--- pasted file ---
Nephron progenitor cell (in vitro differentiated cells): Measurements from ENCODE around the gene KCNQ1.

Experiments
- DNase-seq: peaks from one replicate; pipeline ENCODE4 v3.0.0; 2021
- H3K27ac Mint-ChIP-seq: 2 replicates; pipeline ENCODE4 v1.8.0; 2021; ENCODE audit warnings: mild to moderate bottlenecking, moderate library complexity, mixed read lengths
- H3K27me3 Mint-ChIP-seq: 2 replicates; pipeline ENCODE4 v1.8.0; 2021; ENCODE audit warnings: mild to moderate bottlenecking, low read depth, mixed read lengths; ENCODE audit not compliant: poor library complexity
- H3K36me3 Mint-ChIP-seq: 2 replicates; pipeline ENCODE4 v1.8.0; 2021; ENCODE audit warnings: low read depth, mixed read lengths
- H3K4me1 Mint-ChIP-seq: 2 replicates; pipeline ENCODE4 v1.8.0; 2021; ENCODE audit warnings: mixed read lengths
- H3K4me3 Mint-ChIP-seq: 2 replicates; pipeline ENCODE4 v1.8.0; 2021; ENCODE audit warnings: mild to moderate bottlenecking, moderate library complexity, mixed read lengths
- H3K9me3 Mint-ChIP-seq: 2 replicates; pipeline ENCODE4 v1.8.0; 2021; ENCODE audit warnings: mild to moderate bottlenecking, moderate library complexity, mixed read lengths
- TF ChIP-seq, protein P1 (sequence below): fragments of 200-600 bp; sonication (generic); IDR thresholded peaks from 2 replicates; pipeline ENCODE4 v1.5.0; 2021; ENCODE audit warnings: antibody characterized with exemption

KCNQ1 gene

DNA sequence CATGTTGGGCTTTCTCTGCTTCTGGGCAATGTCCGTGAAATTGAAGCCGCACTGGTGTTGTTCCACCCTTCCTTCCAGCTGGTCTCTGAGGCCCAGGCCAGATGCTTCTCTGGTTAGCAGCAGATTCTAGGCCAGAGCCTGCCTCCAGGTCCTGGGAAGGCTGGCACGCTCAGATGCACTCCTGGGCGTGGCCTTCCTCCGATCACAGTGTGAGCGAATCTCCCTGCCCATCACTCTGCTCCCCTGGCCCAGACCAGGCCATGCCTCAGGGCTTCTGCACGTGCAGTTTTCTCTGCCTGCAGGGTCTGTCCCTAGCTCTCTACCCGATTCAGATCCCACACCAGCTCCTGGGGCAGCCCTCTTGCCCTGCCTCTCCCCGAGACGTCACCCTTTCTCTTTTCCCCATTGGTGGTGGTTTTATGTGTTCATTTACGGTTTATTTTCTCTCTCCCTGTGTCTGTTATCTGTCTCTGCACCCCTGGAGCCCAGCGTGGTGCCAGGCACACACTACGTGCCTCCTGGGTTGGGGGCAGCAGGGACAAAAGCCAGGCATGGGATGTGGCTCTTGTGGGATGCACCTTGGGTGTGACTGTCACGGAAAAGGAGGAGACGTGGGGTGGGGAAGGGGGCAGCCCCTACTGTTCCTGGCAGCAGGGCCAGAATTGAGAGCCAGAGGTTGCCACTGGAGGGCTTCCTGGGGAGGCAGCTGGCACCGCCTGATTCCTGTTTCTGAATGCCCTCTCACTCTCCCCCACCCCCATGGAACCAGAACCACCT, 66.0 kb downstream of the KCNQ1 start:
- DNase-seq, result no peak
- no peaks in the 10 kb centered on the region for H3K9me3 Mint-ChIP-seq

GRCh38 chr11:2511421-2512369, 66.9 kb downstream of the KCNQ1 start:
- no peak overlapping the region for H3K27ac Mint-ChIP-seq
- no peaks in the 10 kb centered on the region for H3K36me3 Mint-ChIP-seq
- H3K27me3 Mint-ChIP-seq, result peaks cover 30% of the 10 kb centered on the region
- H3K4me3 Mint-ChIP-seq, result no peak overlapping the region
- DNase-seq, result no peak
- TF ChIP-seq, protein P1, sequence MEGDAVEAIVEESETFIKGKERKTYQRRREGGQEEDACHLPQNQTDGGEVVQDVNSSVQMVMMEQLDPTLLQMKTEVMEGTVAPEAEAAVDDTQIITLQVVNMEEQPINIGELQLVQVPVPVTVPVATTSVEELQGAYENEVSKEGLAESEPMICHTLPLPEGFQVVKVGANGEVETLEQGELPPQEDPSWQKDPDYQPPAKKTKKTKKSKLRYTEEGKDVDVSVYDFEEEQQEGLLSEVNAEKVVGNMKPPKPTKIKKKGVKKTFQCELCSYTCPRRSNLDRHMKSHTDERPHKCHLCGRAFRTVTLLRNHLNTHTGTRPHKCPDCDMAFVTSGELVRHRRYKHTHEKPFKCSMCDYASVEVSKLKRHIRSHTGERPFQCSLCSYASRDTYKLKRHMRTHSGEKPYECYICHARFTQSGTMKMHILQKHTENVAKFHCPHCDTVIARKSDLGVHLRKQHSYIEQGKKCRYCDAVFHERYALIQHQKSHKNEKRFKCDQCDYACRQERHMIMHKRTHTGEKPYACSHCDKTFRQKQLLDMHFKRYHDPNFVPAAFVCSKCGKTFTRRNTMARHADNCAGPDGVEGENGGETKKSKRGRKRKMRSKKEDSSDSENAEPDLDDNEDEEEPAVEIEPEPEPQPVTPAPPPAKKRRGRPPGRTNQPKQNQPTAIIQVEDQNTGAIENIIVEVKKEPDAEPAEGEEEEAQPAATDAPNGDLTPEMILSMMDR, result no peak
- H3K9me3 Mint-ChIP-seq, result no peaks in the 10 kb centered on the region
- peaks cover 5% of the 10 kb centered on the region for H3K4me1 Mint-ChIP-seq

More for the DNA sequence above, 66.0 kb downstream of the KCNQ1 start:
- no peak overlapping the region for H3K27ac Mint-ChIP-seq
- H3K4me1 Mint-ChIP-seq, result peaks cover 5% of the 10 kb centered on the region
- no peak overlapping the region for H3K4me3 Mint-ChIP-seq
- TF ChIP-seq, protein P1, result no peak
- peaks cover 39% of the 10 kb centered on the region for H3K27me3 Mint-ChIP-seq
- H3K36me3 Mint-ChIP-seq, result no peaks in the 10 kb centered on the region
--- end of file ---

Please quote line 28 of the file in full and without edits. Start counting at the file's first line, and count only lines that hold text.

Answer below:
- TF ChIP-seq, protein P1, result no peak